The ABCC9 gene is a part of the ATP-binding cassette (ABC) gene family, which is involved in the transport of various molecules across cell membranes. It is located on chromosome 12 and encodes the sulfonylurea receptor 2 (SUR2) protein.

The ABCC9 gene is primarily expressed in muscle tissues, including the heart and skeletal muscles. Mutations in this gene have been found to cause genetic disorders such as Cantú syndrome, dilated cardiomyopathy, atrial fibrillation, and other related syndromes.

Research articles about the ABCC9 gene can be found in scientific databases like PubMed. These articles provide information on the structure and function of the ABCC9 gene, as well as its role in various diseases and disorders. Additional resources can be found in the OMIM gene registry and other genetic databases, which list the names and associated information of genes and their related conditions.

Testing for mutations in the ABCC9 gene can be performed to help diagnose and determine the cause of certain health conditions. These tests can be particularly useful for individuals with a family history of cardiac disorders, as mutations in the ABCC9 gene have been specifically linked to familial dilated cardiomyopathy and atrial fibrillation.

Overall, the ABCC9 gene and its associated protein play a significant role in the regulation of ion channels in muscle tissues. Identifying genetic changes in this gene can provide important insights into the development and progression of various cardiac and muscular disorders.

The ABCC9 gene, also known as the ATP-binding cassette sub-family C member 9 gene, plays a role in various health conditions. Genetic changes in this gene can be associated with certain disorders and diseases.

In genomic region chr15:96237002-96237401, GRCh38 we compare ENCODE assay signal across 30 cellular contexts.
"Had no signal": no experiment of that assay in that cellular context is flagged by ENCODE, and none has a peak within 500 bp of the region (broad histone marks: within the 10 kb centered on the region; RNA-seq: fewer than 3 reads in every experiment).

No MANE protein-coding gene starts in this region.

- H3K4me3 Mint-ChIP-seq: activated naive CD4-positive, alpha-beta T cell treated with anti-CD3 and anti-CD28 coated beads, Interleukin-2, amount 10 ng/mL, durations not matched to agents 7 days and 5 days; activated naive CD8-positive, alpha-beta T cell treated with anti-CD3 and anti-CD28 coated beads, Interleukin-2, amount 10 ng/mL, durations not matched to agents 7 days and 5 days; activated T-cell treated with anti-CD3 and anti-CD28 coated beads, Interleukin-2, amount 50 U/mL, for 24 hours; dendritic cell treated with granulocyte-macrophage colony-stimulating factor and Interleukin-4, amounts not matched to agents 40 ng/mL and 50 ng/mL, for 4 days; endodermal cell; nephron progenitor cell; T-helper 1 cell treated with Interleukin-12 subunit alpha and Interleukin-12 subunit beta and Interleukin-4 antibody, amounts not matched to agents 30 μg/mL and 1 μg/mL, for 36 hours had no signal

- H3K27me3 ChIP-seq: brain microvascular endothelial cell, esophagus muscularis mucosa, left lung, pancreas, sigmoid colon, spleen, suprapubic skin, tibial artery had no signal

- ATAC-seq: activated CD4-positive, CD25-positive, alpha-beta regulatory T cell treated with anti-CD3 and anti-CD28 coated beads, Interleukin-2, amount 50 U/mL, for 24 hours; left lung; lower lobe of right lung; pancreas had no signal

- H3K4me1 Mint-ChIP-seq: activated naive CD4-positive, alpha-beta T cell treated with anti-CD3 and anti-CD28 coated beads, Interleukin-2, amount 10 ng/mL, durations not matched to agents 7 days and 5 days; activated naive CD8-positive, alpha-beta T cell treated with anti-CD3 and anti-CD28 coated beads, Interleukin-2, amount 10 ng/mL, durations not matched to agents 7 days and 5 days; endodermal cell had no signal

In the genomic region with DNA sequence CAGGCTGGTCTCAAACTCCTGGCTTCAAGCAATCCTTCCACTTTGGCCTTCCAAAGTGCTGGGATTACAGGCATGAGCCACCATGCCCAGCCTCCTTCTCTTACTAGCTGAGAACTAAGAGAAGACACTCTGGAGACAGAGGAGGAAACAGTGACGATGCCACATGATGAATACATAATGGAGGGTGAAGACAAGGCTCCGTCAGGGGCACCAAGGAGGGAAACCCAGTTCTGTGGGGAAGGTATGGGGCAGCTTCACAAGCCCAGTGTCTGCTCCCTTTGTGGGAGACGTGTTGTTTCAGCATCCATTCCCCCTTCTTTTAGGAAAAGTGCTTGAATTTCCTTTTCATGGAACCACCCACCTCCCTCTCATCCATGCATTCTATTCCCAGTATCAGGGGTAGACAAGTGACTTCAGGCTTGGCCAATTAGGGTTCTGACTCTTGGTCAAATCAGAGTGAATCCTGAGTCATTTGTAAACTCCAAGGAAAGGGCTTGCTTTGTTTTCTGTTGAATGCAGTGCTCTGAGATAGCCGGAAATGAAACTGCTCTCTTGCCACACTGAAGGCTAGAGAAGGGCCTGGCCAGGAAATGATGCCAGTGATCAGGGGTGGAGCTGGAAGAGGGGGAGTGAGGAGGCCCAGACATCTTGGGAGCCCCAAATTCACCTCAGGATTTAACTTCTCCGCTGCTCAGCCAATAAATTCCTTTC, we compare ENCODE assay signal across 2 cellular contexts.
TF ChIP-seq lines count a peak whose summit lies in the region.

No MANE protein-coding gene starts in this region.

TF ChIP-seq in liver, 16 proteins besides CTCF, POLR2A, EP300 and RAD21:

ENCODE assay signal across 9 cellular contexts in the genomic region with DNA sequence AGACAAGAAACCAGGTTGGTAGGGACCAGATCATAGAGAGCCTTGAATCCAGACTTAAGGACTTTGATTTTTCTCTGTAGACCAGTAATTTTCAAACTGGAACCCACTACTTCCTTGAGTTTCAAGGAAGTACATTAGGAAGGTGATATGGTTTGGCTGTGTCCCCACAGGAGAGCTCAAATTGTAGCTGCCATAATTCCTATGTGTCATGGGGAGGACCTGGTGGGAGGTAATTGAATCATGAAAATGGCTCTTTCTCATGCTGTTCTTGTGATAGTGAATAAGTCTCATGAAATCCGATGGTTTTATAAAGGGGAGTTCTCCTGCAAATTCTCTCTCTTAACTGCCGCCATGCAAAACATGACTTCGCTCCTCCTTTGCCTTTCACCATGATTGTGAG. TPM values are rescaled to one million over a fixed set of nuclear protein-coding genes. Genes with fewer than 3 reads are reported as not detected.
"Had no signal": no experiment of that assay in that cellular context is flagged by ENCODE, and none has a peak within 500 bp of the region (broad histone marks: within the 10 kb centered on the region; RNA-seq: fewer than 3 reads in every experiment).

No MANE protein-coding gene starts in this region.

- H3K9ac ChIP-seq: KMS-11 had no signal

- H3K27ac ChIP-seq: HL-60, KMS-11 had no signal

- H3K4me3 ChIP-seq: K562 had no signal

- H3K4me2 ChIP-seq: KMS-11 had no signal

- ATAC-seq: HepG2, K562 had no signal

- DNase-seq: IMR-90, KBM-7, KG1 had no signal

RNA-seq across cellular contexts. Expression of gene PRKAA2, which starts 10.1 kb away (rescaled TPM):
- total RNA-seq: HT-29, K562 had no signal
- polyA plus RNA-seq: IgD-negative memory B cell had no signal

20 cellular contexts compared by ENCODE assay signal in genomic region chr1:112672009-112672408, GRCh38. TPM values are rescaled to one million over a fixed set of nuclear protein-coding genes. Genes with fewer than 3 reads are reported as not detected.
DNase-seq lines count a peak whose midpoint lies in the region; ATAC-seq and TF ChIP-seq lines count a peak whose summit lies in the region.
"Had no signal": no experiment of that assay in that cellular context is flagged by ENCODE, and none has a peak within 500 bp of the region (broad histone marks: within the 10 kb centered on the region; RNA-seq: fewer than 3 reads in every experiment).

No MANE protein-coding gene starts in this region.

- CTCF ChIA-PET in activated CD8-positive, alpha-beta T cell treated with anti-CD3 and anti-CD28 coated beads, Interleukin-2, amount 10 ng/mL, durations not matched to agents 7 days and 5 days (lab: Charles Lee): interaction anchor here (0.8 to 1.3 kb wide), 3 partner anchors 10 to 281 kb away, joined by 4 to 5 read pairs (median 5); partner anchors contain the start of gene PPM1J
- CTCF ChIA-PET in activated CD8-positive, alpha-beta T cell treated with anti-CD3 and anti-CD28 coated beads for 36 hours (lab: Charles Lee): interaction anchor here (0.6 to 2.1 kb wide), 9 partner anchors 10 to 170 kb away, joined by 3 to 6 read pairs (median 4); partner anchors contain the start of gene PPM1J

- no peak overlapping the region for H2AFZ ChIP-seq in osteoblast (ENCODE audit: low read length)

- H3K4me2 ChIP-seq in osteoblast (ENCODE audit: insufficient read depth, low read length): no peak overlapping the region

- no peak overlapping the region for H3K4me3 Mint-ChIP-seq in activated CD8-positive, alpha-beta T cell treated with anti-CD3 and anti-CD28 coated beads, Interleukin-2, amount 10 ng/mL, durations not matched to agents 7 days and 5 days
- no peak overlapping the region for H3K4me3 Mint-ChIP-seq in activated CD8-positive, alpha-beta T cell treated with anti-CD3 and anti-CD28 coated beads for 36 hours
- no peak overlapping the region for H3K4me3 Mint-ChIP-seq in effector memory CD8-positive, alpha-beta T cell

Once you do get to see the doctor, don’t be surprised if you’re rushed out of the exam room before you get all of your questions answered, according to healthcare staffing agency Staff Care. Studies show that 41% of ophthalmologists spend just 9 to 12 minutes with a patient, and 13- to 16-minute appointments are the norm for 40% of cardiologists, 37% of pediatricians, 35% of urologists, 35% of family physicians, 34% of obstetricians and gynecologists and 30% of otolaryngologists.

  • Dilated Cardiomyopathy: Genetic changes in the ABCC9 gene have been identified as a cause of dilated cardiomyopathy. This condition is characterized by the enlargement of the heart chambers, leading to impaired muscle function and potential heart failure.
  • Familial Atrial Fibrillation: Mutations in the ABCC9 gene can also be linked to familial atrial fibrillation, a type of irregular heart rhythm. This condition is often characterized by rapid and chaotic contractions of the atrial muscles.
  • Cantú Syndrome: Certain genetic changes in the ABCC9 gene have been associated with Cantú syndrome. This rare genetic disorder affects various tissues and can lead to abnormalities in the cardiovascular system, skeletal muscles, and other organs.
  • Muscle Disorders: Genetic variations in the ABCC9 gene have been found to contribute to certain muscle disorders. These may include conditions such as myopathy or neuromuscular diseases.

Testing for genetic changes in the ABCC9 gene can be done through genetic testing and analysis. Various databases and registries, such as OMIM and PubMed, provide information about the identified variants and their association with different health conditions.

Scientific articles, publications, and references are available to further explore the relationship between ABCC9 gene changes and the various health conditions listed above. Health professionals can conduct tests and evaluations to determine the presence of genetic changes in this gene and their potential implications for individuals.